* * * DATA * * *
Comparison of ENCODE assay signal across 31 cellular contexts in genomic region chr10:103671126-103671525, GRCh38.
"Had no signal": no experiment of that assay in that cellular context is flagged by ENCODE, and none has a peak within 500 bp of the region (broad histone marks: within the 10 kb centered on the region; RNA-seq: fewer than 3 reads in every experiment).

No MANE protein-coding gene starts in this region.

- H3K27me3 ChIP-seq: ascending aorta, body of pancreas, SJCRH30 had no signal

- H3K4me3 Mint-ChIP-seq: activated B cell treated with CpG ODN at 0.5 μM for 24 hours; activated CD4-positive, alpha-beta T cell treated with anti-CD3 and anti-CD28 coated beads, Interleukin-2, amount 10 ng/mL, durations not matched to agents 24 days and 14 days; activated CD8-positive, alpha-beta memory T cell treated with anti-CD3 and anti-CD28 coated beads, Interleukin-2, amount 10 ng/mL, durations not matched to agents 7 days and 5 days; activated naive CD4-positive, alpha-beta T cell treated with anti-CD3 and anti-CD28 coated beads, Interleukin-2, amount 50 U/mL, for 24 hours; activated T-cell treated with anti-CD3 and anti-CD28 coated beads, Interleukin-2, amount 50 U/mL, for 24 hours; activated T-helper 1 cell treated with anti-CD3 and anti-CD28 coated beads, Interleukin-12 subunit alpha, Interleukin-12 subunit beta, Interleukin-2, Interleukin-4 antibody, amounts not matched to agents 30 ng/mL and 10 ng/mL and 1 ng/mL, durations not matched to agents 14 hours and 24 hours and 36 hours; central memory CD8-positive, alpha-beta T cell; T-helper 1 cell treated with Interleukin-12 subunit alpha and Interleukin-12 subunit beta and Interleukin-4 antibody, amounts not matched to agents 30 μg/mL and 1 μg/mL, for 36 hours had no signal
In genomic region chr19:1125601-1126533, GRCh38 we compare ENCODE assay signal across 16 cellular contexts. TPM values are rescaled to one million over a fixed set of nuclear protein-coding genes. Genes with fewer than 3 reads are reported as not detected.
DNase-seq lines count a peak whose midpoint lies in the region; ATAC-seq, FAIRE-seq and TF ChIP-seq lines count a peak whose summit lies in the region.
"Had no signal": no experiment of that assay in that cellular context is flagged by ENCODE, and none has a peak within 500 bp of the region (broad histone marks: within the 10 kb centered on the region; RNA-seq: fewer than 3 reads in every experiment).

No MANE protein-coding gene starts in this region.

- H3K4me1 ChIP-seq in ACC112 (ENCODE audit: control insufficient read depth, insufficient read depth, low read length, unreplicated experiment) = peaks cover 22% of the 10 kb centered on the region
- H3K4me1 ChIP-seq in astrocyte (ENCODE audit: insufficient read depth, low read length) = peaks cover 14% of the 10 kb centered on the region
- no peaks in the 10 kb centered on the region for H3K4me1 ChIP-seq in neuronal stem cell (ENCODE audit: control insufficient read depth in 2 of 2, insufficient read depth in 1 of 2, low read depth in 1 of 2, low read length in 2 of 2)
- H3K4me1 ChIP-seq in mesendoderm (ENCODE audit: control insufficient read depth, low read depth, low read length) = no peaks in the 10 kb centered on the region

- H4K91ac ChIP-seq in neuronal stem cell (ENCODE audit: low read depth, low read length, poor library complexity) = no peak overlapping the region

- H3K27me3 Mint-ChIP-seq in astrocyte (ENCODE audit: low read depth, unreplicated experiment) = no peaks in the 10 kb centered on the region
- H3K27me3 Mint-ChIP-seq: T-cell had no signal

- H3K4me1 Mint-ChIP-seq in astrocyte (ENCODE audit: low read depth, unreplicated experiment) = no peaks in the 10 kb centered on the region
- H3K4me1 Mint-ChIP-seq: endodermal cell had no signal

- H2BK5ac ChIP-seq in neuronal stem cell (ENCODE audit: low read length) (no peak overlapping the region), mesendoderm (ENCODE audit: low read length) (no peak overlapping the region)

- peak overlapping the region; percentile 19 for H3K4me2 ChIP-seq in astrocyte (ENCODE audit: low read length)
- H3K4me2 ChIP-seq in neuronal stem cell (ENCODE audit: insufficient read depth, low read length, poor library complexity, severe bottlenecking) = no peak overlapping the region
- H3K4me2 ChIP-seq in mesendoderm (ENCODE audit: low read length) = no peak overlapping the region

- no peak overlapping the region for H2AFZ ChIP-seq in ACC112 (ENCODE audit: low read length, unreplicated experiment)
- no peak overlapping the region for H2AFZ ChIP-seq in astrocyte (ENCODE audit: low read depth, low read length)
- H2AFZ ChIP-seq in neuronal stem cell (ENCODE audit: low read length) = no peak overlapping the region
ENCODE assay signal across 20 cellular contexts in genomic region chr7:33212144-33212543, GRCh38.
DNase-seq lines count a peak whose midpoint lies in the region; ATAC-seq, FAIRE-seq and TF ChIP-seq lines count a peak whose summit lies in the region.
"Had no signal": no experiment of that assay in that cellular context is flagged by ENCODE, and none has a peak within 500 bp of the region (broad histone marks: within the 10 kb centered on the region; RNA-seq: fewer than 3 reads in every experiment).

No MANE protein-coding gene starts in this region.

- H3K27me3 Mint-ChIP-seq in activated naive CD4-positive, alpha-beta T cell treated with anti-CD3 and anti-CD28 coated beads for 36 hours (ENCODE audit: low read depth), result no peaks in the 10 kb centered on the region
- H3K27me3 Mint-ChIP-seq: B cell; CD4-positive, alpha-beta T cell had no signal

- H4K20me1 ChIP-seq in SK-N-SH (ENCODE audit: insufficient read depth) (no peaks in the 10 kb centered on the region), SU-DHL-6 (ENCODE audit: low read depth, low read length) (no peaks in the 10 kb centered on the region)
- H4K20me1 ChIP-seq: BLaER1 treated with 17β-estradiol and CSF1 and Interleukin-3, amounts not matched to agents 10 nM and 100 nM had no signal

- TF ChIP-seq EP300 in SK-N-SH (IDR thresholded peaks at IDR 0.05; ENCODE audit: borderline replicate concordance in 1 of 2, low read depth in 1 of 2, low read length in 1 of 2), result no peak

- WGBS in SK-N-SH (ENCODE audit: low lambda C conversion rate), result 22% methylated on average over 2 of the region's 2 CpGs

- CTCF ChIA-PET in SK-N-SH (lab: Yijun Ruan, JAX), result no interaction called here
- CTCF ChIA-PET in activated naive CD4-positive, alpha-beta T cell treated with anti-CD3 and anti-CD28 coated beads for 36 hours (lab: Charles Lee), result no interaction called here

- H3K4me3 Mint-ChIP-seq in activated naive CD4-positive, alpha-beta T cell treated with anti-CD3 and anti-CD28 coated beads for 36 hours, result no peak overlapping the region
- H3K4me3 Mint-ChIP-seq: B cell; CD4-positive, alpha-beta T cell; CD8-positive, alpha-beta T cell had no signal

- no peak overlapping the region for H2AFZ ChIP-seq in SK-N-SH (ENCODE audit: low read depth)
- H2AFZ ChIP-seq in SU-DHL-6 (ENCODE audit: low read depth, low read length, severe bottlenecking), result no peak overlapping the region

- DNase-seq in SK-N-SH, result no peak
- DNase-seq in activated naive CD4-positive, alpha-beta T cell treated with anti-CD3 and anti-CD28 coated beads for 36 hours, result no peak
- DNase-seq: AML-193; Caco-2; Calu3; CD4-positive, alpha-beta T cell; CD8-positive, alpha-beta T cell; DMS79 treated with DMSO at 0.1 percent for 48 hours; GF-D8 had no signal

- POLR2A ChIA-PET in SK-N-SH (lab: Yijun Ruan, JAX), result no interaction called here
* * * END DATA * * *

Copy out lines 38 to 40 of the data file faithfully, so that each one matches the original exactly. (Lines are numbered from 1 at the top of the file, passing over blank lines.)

- H3K4me3 Mint-ChIP-seq in activated naive CD4-positive, alpha-beta T cell treated with anti-CD3 and anti-CD28 coated beads for 36 hours, result no peak overlapping the region
- H3K4me3 Mint-ChIP-seq: B cell; CD4-positive, alpha-beta T cell; CD8-positive, alpha-beta T cell had no signal

- no peak overlapping the region for H2AFZ ChIP-seq in SK-N-SH (ENCODE audit: low read depth)